Miami-Dade County budget gap: $119.5 million and $2 million to boot (camp)
By Risa Polansky
Facing a deficit of $119.5 million that's growing daily, Miami-Dade commissioners are looking for nearly $2 million to save the police department's boot camp program.
The county's budget chief says she doesn't know where to find it.
Paying last year's higher salaries with union contracts outstanding has meant spending more than $100 million above budget this fiscal year.
County Manager George Burgess and the administration have devised a plan to fill the hole, mostly through departmental reserve funds and unbudgeted carryover money.
But a list of cuts to programs, services and jobs amounts to nearly $30 million, including $1.8 million through suspending the boot camp, a reform program primarily for young offenders who've been adjudicated as adults.
Commissioners last week — two days after a plea from boot camp representatives — talked of saving the program and finding something to cut in its place, reminiscent of September's rocky budgeting process.
At that time, it was budget committee Chair Katy Sorenson who incessantly reminded commissioners that a $444 million hole wasn't going to fill itself before the fiscal year began Oct. 1, encouraging them to propose alternative cuts for every program they rallied to save.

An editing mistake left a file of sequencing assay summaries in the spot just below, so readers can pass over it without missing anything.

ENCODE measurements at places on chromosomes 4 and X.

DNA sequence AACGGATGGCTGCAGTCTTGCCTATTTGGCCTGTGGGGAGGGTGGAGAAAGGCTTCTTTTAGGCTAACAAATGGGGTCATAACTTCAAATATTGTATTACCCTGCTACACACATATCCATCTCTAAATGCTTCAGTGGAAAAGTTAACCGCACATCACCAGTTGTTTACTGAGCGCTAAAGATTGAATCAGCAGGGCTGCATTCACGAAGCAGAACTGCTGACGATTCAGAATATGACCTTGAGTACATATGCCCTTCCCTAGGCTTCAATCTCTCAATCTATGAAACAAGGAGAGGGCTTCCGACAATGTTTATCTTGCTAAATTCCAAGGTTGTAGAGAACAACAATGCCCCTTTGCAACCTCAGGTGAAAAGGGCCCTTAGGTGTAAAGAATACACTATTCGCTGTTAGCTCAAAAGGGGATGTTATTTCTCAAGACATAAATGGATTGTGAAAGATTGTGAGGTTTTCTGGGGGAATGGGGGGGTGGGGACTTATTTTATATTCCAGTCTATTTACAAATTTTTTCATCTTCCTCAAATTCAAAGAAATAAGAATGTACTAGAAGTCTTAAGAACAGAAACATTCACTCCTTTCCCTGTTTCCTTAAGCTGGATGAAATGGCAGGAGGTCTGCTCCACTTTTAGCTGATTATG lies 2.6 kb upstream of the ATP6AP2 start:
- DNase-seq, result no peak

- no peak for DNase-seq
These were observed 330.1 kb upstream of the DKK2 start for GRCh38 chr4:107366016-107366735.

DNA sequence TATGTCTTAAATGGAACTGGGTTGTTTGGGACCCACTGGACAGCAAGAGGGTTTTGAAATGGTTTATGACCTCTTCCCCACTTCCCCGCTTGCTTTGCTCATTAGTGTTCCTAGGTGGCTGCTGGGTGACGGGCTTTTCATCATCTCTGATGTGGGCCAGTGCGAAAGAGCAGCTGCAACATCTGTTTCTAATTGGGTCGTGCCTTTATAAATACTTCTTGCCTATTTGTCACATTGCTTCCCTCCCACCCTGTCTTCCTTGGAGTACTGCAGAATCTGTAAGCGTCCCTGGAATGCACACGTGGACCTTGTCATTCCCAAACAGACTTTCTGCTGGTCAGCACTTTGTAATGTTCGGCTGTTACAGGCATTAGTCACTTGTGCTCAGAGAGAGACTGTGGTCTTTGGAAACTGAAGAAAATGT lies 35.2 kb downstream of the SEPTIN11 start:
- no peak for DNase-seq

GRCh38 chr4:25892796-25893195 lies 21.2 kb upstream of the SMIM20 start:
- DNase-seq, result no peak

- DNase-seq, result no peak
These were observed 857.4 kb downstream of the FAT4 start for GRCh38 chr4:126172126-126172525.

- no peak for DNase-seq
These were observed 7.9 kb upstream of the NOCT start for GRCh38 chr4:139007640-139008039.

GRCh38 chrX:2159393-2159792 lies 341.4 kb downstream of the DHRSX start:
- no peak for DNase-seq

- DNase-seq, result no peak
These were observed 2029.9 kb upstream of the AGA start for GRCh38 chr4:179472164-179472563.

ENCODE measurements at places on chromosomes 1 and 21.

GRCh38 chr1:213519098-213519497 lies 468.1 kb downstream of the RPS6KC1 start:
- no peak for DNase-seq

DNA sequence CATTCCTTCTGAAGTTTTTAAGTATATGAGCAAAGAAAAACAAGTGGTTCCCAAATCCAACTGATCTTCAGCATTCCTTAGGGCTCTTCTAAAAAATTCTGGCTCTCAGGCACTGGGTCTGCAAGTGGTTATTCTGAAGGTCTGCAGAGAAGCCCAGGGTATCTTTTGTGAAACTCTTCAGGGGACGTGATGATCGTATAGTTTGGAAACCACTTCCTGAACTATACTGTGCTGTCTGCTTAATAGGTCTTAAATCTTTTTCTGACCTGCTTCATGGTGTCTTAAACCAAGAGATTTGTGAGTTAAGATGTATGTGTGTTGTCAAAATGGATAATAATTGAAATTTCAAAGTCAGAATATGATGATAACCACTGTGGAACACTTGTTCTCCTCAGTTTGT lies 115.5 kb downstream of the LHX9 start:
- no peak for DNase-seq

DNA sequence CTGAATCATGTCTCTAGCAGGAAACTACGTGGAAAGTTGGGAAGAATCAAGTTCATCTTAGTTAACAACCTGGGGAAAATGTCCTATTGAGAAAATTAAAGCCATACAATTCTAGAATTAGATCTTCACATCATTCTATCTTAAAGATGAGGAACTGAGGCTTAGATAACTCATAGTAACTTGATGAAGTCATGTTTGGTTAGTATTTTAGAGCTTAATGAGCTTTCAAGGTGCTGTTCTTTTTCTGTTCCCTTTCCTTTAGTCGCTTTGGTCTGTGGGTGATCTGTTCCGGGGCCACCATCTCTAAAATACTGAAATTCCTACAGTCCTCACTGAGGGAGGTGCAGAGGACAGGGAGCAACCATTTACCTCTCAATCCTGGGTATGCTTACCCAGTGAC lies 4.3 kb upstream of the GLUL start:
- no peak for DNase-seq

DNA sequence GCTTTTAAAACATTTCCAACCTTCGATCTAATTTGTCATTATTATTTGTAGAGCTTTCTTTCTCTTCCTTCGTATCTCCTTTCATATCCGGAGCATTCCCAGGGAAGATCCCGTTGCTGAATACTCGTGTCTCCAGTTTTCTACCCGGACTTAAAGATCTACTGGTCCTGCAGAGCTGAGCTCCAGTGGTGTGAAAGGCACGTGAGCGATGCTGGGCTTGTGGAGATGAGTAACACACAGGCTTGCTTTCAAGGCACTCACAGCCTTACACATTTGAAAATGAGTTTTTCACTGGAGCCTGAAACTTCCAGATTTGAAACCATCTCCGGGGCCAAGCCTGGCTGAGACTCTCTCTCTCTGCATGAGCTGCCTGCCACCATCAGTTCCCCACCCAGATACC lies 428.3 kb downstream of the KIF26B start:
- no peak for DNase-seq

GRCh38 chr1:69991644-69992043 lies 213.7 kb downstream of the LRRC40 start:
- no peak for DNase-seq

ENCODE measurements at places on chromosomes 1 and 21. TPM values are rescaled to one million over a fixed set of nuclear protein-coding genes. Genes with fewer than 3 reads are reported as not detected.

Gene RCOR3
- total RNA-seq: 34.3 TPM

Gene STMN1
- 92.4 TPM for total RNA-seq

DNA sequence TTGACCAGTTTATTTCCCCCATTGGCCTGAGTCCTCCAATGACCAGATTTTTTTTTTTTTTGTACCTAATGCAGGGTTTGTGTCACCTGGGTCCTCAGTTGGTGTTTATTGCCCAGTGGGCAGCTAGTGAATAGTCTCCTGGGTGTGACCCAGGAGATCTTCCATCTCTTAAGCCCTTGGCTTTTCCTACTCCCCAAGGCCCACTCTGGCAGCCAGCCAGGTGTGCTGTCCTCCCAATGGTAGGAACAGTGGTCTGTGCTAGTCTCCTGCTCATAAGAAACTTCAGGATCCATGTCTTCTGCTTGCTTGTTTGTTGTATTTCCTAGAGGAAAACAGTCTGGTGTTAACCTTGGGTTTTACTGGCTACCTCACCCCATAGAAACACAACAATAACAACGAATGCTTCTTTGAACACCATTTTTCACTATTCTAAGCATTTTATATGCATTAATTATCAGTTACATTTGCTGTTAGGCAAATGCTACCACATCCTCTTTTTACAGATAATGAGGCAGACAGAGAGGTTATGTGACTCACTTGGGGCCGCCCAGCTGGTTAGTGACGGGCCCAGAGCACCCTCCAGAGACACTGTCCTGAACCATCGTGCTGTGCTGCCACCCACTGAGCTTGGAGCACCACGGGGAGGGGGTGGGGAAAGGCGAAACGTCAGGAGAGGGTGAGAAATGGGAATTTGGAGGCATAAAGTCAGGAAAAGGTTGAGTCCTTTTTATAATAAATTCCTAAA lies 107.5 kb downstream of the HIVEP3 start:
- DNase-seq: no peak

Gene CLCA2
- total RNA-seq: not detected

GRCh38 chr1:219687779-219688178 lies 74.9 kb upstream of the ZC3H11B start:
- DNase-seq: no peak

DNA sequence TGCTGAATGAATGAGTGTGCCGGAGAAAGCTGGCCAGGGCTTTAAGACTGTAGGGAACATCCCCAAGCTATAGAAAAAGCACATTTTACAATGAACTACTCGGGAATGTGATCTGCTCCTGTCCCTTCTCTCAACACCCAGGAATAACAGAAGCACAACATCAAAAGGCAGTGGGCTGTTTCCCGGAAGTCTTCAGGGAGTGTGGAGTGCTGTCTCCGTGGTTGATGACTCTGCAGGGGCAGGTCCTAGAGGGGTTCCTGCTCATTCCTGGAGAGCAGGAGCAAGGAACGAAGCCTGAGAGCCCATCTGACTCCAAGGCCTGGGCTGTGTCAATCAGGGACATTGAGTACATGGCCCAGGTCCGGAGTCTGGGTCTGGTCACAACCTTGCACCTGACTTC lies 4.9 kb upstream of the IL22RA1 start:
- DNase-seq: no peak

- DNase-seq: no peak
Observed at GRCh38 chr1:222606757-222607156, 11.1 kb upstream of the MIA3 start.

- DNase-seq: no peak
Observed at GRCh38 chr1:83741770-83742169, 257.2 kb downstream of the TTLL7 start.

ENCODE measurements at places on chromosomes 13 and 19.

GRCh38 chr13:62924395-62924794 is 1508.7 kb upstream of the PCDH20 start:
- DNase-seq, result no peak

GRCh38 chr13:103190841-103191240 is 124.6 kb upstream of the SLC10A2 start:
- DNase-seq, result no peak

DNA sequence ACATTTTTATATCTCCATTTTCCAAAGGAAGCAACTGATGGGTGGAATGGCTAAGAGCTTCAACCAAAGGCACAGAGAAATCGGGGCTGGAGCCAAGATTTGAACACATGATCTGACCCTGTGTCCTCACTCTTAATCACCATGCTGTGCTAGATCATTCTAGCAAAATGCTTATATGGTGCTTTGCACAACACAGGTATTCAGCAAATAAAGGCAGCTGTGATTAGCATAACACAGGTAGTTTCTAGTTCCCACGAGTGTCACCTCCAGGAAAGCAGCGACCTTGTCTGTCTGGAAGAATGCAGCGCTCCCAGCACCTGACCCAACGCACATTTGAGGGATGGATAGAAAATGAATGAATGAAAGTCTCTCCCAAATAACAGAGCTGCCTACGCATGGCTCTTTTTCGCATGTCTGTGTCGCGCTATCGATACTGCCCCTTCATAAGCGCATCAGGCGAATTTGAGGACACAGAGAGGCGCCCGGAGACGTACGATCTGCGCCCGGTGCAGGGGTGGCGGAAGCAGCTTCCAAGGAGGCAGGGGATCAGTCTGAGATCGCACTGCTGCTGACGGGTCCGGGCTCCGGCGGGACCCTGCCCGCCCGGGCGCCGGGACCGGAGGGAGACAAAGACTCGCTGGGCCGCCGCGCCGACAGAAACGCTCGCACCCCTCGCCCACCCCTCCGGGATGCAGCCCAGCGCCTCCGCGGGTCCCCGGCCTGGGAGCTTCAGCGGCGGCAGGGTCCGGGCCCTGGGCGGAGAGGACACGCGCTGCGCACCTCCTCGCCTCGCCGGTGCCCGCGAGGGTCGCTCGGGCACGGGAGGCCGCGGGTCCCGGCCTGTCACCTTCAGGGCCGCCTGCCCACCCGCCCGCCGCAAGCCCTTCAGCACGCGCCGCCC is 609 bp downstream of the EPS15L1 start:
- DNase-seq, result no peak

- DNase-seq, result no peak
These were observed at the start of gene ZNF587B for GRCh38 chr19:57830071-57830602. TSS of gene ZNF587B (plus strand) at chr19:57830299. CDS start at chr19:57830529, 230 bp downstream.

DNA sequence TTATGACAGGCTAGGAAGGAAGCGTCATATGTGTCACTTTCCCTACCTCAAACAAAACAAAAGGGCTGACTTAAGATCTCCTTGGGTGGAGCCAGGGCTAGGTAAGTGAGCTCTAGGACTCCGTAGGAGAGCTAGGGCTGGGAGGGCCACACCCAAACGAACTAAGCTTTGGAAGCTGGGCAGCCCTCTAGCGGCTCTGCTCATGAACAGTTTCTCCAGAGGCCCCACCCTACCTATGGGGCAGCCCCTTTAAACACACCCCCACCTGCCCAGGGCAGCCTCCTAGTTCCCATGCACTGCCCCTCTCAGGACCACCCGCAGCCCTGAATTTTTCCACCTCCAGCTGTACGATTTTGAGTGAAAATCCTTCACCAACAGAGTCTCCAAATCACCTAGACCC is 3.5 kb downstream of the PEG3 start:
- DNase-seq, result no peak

She took on the same role last week with the mid-year deficit in mind.
"This was the problem when we voted for the budget to begin with," Ms. Sorenson said. Everyone wants to save programs, but "we don't want to raise the taxes to pay for them."
She voiced support for saving the boot camp, but "I want to know what we're going to cut instead," she said. It's "real money, and it's going to have to come from somewhere."
But where that is, budget Chief Jennifer Glazer-Moon isn't sure.
"I don't know where to get it from," she said in an interview the day after the commission discussion.
Making the original list of items to cut that included the boot camp program was difficult in the first place, she said. "Anything besides what was on the list is going to be even more difficult to absorb."
Commissioner Javier Souto said during the meeting that "if money is the issue," he's heard the county has "a number of vehicles" that go unused.
"Maybe we should look at that," he said. "Let's see if we can sell them or whatever and use that money to pay for boot camp."
Ms. Glazer-Moon said the county does not have $1.8 million worth of vehicles sitting idle.
The administration has a few weeks to strategize, with commissioners set to consider legislation that would save the boot camp April 6.
Until then, it's to remain open.
Also that day, Commission Chair Dennis Moss said he plans to not only go over the manager's list of cuts but also to discuss what falls under the administration's purview and what should be up to the commission.
Lawmakers "need to be a part of that process," he said.
Mr. Burgess said the discussion would be "perfectly appropriate," but given the county's financial situation this and next year, "there will have to be choices made."